Melani Sabhaney, design principal and partner at Interspace Interior Design, feels a need for design democracy.
“Good design is obvious; great design is transparent.”
Designer Joe Sparano once said it and, indeed, I share his view. But, what is becoming more apparent to me – in my professional life, and more so in my life outside the studio is that everyone is overly conscious about design. When one walks into a room and falls in love with the entirety of space, or rather its mood that is a great design to me. When one enjoys using a product and takes it for granted, that is good product design. Design is in every aspect of our lives from the food we eat to how we live.
From my clients, who nowadays come armed with their own Pinterest mood boards, to friends who pull me aside at parties to discuss the perfect shade of grey to go with their brown sofa, it is obvious that everyone wants to be involved in how their living environments look and feel.
While looking online is a great place to start and, of course, Pinterest may be a great way to collate ideas, I feel this is not how design consumption should be encouraged. Design for each space – be it an office, a hotel or a home – has to be personal to the brand or the person living in. It has to be born from an understanding of space, its form, function and application.
Cut-copy-paste is not a solution, however enticing those online mood boards may be. We have to educate communities about the basics of design so that they can use apps like Pinterest for what they should be – springboards for our imagination – rather than getting caught in those picture perfect worlds as they are happening currently.
I think in part it is the social pressure of having the ideal life – be it in the dining room or the boardroom. Our surroundings are now a huge part of how we present ourselves to the world. The elitist perception of the profession of design is what drives the general consumer’s misunderstanding of it.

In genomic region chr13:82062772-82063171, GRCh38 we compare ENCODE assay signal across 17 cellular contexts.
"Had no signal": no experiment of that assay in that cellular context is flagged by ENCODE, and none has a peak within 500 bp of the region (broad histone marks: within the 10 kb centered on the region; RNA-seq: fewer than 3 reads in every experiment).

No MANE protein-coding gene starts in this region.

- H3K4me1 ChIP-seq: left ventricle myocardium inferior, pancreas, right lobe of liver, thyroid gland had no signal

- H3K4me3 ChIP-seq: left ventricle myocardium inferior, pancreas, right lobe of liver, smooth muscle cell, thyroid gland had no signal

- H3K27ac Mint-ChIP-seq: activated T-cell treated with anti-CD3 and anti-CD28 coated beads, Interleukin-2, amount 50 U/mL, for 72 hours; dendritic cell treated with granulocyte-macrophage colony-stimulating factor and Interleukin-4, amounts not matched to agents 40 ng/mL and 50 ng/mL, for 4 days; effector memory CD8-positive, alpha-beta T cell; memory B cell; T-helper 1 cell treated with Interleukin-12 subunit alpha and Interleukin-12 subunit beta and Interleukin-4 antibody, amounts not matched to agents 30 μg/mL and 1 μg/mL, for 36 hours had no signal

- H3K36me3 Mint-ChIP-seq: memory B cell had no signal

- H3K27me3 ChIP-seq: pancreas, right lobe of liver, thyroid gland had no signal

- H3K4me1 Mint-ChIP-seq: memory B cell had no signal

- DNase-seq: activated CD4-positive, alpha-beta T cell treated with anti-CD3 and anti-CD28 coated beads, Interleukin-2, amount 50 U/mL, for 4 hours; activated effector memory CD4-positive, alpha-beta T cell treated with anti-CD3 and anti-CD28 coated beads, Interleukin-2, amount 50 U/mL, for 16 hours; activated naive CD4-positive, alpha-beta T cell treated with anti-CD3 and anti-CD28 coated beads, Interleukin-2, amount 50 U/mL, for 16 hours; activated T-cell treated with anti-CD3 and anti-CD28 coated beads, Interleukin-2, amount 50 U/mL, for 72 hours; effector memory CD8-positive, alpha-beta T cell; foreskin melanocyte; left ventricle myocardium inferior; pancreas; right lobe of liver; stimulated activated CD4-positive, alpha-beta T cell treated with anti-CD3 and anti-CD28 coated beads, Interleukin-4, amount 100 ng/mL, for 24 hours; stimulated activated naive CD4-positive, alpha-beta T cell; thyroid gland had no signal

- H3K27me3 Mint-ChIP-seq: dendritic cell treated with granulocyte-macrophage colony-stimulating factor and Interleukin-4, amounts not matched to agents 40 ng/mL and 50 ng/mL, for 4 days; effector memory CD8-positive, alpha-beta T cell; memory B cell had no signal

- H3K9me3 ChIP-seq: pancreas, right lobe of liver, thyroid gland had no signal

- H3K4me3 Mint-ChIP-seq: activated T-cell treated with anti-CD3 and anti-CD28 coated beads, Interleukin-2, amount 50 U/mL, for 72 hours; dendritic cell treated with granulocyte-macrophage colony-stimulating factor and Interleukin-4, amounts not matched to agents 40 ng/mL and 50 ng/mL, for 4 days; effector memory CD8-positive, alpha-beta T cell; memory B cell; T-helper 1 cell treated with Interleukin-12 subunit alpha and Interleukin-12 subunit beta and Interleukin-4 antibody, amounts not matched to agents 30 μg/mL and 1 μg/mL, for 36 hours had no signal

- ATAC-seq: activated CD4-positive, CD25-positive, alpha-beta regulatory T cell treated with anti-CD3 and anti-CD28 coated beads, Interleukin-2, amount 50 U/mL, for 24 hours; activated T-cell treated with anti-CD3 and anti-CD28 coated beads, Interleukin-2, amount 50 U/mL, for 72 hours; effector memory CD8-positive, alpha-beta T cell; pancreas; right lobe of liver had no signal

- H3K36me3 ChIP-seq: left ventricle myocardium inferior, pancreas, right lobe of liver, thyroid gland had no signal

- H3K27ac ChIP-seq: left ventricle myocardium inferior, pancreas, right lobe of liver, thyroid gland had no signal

When we look at how design was consumed in 2016, we have come a long way from its superior origins. Designers are being hired not only to create an impression to the world but more importantly, to create optimum spaces that will allow better work, life and play.
How do I transform my space into what I imagine it to be? How do I know what fits? Where do I source design pieces? Will I like what I invest in? Will it be on trend?
There are as many questions that spring to the mind of people looking to redecorate. Having such wide access to inspiration should make it easy, but it also can be daunting for the uninitiated.
This is where I feel it is the responsibility of us in the design community to take away the fear of creative decision making a little, to demystify design.
This is where our years of experience in the field can help. As designers, we have the advantage of understanding space, of projecting a design concept within our heads and avoiding the pitfalls others might face.
Making our knowledge accessible does not devalue what we offer our clients. Instead, in helping create the world where a basic understanding of design is not just privy to those with a particular degree or a hefty bank balance, we are tipping the scales in favour of transparency, creating a wider appreciation of design and laying the foundations for sustainable growth of the design-based economies.
I invite you to follow us on Instagram (@interspaceinteriors) and share your insights on our page through the tag #DemystifyDesign.